- Better Security: Polkadot coin allows chains to interact with each other meaningfully while remaining independent enough to run their unique governance models.
IV. Core Technology of Polkadot (DOT)
Polkadot has a number of technological components, such as a relay chain, parachains, the Polkadot Runtime Environment (PRE), and cross-network bridges.
Polkadot’s relay chain is created with Substrate, a blockchain-building framework distilled from Parity technologies’ experiences developing Ethereum, Bitcoin, and business blockchains. It sits at the heart of the network, assisting in the mapping of addresses to account information, organizing communications, and establishing consensus via a pooled security mechanism based on proof-of-stake (PoS). All validators staked their DOTs and created blocks on the relay-chain immediately. The relay chain lacks smart contract functionality and is instead intended to be a simple protocol for connecting other network members and providing transaction finality. Because this core chain handles the majority of the network’s transaction flows, activities on the relay-chain may be more expensive. However, the relay-chain will outsource a major amount of the computing effort to the parachains surrounding it, which may have “differing implementations and characteristics.”
Parachains Parachains will be utilized to gather and process transactions, with the relay chain serving as a finality check. Parachains will execute transactions simultaneously across many chains, rather than queuing and processing them sequentially, to boost transaction throughput. Polkadot imposes no restrictions on the design and organization of parachains. These network components may be application-specific or provide support for specific functionality (e.g., privacy or scalability). However, each parachain must create proof on a regular basis so that a certified Polkadot validator may check and reconcile previous transactions. Parachains also share the same state as the relay-chain, which means that if the relay-chain reverts at any moment, so would all parachains. Cross-parachain communication is inherent to Polkadot in terms of composability. As a result, parachains will be able to communicate with one another (including transactions and data) “without the requirement for smart contracts to provide the bridging functionality.”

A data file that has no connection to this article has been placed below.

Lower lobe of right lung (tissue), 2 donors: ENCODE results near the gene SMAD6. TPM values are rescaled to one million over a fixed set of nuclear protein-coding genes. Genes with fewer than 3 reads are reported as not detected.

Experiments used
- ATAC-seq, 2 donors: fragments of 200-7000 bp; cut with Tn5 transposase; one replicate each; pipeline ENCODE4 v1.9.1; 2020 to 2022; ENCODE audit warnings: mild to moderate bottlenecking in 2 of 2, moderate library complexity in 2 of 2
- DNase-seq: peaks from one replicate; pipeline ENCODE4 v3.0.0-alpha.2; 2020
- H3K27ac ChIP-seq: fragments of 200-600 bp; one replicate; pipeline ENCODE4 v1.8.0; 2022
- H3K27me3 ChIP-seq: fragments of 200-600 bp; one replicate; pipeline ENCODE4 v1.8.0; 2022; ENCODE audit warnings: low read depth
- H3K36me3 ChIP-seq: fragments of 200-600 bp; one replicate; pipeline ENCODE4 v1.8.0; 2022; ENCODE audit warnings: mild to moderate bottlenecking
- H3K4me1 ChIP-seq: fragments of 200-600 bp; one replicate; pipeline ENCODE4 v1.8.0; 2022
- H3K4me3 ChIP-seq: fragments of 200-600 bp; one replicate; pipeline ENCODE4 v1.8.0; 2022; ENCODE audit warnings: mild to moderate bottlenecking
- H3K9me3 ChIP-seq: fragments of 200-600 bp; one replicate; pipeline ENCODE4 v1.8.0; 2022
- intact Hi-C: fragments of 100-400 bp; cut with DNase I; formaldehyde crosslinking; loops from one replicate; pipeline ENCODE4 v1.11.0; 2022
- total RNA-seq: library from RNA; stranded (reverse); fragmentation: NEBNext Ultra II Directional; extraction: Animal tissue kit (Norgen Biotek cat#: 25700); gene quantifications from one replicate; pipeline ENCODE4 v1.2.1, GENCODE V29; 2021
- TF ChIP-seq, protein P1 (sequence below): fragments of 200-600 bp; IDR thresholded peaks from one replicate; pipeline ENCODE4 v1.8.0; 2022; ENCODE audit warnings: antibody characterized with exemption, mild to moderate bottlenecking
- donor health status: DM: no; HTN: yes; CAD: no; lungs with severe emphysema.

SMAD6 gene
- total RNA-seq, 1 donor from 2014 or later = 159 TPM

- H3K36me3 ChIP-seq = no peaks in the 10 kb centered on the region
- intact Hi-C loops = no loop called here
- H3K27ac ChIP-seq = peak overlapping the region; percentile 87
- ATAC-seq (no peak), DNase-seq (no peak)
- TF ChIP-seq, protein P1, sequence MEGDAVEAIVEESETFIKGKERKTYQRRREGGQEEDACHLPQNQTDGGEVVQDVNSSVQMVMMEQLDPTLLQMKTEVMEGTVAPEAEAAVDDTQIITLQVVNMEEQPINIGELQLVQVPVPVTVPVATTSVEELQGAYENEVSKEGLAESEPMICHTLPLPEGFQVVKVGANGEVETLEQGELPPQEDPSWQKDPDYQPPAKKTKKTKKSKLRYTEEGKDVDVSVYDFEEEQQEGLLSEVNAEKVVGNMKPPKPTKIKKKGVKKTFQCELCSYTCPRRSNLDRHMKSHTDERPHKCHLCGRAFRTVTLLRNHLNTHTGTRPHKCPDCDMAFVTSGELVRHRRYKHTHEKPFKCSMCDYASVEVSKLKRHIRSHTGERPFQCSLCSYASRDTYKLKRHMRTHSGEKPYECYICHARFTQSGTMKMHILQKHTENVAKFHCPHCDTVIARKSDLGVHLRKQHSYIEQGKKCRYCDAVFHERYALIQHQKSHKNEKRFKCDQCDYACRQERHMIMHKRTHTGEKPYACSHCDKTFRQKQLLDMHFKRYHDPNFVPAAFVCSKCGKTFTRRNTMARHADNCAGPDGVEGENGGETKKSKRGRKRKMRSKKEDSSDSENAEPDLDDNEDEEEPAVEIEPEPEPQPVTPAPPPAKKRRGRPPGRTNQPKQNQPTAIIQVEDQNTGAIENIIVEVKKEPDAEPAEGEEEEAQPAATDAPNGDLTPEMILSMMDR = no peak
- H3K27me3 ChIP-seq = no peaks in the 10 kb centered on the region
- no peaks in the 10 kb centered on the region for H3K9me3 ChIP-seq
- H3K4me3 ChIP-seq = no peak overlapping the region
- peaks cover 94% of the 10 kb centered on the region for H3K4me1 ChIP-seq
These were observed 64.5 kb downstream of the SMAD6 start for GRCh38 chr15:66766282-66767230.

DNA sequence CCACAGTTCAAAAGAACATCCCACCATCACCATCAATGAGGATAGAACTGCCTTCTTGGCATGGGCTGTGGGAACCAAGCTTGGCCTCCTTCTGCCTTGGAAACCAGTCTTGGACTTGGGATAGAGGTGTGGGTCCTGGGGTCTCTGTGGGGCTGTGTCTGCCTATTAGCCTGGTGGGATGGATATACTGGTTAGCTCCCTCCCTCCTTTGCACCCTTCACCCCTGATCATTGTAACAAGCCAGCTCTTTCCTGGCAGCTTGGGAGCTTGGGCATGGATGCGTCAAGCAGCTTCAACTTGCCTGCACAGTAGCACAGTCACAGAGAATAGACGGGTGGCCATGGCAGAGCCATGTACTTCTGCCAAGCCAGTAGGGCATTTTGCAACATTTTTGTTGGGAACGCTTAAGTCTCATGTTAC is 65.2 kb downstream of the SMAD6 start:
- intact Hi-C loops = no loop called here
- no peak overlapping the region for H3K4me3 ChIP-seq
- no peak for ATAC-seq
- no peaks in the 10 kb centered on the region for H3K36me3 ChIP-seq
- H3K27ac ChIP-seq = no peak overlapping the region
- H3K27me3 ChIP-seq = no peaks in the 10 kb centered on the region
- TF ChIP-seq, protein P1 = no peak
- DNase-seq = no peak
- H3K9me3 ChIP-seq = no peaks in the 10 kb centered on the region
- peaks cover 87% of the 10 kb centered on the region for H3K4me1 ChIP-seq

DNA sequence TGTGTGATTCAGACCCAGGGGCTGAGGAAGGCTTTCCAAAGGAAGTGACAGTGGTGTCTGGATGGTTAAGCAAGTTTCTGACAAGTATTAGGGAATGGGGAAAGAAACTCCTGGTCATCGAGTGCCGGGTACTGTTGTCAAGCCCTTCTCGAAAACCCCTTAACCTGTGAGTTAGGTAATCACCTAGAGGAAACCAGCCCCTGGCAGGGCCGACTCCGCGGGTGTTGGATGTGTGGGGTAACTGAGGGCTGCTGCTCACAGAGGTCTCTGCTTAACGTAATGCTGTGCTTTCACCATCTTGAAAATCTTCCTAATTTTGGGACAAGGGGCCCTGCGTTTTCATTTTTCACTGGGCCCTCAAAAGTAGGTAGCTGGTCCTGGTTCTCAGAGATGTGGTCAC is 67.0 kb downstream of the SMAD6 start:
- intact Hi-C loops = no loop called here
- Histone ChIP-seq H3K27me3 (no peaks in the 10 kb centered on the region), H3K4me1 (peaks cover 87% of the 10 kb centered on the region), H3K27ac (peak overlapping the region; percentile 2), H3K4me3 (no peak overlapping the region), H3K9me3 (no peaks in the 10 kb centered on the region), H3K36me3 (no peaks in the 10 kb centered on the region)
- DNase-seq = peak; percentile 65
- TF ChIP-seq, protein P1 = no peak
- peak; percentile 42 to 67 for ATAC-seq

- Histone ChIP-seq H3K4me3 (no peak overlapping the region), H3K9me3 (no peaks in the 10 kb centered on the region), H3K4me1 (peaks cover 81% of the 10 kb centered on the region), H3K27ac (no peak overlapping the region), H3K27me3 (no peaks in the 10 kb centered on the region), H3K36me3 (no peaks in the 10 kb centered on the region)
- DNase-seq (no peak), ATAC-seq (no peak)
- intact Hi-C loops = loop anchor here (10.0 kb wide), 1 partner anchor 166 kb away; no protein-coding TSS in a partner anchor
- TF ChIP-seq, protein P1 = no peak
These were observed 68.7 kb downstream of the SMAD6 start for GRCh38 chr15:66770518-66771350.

Polkadot Runtime Environment (PRE) The PRE consists of the networking, consensus, and WebAssembly Virtual Machine subsystems. Polkadot breaks the components of the PRE down to Network Interactions State storage and the Storage Trie Consensus Engine Wasm Virtual Machine (VM) Polkadot’s state machine is compiled to WebAssembly (WASM), a high-performance virtual environment. WASM is developed by major companies including Google, Apple, Microsoft, and Mozilla, that have created a large ecosystem of support for the standard.
Polkadot’s networking uses libp2p, a cross-platform network framework for peer-to-peer applications that handle peer discovery and communication in the Polkadot ecosystem. The Polkadot runtime environment is being coded in C++, and Golang to make Polkadot accessible to a wider range of developers. Bridging Polkadot will eventually enable connections to outside networks like Ethereum and Bitcoin through a series of specialized bridge contracts or modules. There are two different types of external bridging in Polkadot: Bridge contracts: Smart contracts that connect Polkadot’s relay-chain to external chains (for example, the Parity Bridge between an Ethereum Proof-of-Authority (PoA) sidechain to a Substrate-based chain) In-built bridging modules: Purpose-built modules that help external chains connect with Polkadot.
V. What is DOT?
1. Detailed Information about DOT
Polkadot’s native token, DOT, is the key to bringing all of these variables together—proof-of-stake validation, cross-chain interactions, and base-layer programming.